Seventeen-year-old epileptic Emma’s truly bad day ends with crashing her mother’s car and swimming to consciousness in the presence of a vampire intent on making her his next victim. She stops him before he kills her, but he threatens harm to her family if she doesn’t bend to his will. Rather than endanger them, Emma runs away and eventually decides to eliminate the threat—if she can. These are brutal, old-style German vampires, a far cry from the elegant Cullens of Forks. Emma’s first-person narrative shows someone who is all prickly warrior, and tender moments are too few and one-note to evoke much sympathy for her situation. There is imaginative and original vampire lore, a detailed setting, and even romance in the form of a lovely nerd to assist the female hero, but unless readers click with the characters, the slow pacing may tempt them to skip ahead now and then. Those who prefer their vampires closer to the black-and-white version (but without the camp) should check into Nelson’s world—and watch their throats. Grades 7-10. --Cindy Welch
The Bulletin of the Center for Children's Books, February 2011:
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"Nelson offers...variation to the vampire YA heap with his pseudo-transformation epileptic chick, but even more interesting and memorable is the thoughtful exploration of the way logic and faith (in varying forms) can sometimes yield much more remarkable results than either alone."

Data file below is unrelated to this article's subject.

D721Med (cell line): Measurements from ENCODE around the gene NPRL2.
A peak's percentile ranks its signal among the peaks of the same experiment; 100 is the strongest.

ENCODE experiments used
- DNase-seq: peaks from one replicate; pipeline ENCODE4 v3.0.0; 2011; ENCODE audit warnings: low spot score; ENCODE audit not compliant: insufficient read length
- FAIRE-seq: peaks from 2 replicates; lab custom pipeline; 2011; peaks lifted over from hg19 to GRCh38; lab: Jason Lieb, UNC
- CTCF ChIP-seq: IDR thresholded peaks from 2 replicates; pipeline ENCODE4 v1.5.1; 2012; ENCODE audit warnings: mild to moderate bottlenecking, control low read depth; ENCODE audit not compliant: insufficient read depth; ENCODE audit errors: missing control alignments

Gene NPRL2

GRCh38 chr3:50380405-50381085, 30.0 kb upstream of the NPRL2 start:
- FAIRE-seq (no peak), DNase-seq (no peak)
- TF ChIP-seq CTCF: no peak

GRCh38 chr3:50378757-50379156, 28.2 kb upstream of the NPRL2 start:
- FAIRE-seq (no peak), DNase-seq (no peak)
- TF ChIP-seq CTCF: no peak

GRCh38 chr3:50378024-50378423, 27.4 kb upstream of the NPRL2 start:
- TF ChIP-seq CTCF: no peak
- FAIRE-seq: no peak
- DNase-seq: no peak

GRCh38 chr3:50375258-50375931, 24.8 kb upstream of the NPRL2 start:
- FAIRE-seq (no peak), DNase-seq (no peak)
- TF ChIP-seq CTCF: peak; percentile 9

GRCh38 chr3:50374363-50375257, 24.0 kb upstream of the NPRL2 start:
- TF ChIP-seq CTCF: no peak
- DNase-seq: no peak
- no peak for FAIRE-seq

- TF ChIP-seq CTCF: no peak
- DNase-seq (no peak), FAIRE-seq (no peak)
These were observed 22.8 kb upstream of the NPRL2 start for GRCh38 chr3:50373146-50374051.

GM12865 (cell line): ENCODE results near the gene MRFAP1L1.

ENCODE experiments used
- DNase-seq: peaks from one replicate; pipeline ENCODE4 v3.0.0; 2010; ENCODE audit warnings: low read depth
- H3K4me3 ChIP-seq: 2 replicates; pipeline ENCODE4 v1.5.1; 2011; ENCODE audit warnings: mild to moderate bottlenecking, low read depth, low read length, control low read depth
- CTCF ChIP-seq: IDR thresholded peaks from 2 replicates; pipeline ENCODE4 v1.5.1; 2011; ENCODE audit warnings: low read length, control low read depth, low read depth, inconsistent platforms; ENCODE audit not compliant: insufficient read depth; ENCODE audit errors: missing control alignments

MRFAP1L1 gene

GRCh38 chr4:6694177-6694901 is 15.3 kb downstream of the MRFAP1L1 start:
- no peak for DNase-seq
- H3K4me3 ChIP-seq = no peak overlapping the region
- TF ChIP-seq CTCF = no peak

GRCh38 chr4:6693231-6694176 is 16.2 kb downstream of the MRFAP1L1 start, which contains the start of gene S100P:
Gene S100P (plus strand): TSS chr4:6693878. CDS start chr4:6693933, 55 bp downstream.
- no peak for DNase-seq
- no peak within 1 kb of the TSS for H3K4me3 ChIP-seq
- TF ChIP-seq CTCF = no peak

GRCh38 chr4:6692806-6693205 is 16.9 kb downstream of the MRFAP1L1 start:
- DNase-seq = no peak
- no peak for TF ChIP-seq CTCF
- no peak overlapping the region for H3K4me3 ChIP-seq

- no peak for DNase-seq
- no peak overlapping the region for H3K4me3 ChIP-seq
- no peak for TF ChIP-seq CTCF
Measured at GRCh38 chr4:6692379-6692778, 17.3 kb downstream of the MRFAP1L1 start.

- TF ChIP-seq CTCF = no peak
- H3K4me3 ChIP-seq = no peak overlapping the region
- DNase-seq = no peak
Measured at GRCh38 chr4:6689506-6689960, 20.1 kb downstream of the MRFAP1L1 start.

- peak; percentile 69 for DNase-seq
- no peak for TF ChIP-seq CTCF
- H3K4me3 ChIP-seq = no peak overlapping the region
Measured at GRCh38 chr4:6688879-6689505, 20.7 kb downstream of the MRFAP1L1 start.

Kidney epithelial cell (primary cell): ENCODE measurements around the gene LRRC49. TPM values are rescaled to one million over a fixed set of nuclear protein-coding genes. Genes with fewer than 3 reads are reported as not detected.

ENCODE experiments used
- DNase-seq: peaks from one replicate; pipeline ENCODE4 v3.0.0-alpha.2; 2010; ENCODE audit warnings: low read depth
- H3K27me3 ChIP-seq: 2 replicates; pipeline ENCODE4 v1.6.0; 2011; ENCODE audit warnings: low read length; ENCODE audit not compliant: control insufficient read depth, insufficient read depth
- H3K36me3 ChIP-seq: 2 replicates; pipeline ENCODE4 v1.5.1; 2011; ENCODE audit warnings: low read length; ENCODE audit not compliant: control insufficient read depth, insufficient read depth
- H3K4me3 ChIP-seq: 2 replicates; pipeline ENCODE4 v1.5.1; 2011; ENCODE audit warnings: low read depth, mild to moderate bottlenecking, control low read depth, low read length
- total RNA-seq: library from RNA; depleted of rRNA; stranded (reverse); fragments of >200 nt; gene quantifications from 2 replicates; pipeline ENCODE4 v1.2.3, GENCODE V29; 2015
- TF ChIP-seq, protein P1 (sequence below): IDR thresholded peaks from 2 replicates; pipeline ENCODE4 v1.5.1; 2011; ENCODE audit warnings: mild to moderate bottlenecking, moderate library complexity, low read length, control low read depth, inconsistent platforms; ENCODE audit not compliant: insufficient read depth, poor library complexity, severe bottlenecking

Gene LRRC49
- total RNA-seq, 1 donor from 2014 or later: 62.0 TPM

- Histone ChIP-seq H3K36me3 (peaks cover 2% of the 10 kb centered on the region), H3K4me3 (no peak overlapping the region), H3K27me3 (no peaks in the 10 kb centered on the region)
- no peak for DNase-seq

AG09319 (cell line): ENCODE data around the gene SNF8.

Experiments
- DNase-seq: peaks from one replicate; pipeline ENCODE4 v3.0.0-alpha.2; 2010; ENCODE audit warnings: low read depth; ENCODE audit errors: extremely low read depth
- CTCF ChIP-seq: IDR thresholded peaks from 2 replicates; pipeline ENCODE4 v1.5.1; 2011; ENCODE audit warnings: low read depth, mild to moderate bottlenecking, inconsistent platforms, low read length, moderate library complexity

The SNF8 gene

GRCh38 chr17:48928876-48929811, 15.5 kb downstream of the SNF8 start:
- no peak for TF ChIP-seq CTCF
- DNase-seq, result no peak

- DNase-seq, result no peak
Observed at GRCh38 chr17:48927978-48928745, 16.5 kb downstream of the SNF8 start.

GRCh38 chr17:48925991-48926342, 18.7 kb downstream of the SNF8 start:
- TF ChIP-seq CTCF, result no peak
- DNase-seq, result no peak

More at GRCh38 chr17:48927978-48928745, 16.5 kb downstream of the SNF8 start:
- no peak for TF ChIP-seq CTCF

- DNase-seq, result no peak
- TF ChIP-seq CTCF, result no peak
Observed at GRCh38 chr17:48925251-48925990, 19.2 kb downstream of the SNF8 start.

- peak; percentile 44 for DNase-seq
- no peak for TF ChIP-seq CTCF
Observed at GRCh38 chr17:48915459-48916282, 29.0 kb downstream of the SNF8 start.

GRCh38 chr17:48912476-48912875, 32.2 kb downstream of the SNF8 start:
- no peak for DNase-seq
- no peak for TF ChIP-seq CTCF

Publisher's Weekly, February 14, 2011:
"Nelson (Days of Little Texas) proves that the vampire genre is not entirely sucked dry with this fast-paced adventure featuring an enjoyably flawed heroine...With a pseudoscientific take on vampires, a smattering of Germanic lore, and a strikingly unconventional showdown, this is a robust alternative to the forbidden love tropes of wispier vampire novels."
BookPleasures.com, December 25, 2010:
"This is not your regular vamp fare, guys and gals. From the romance that is anything but trite, to the amazing science fiction aspects, you will find yourself FINALLY happy that a good writer wrote a very good vampire book. Enjoy!"
TeenReads.com, February 19, 2011:
"I picked up a bit of German vocabulary as Emma's grandfather, Papi, and all the vampires speak the language; I was given an insider's view of what it's like to live with epilepsy; and I learned some things about vampires that I never knew before...THROAT is quite well-written, and I very much enjoyed reading it. I think you will, too."
Bookloons.com, March 1, 2011:
"This unusual supernatural thriller shines a different light on vampires."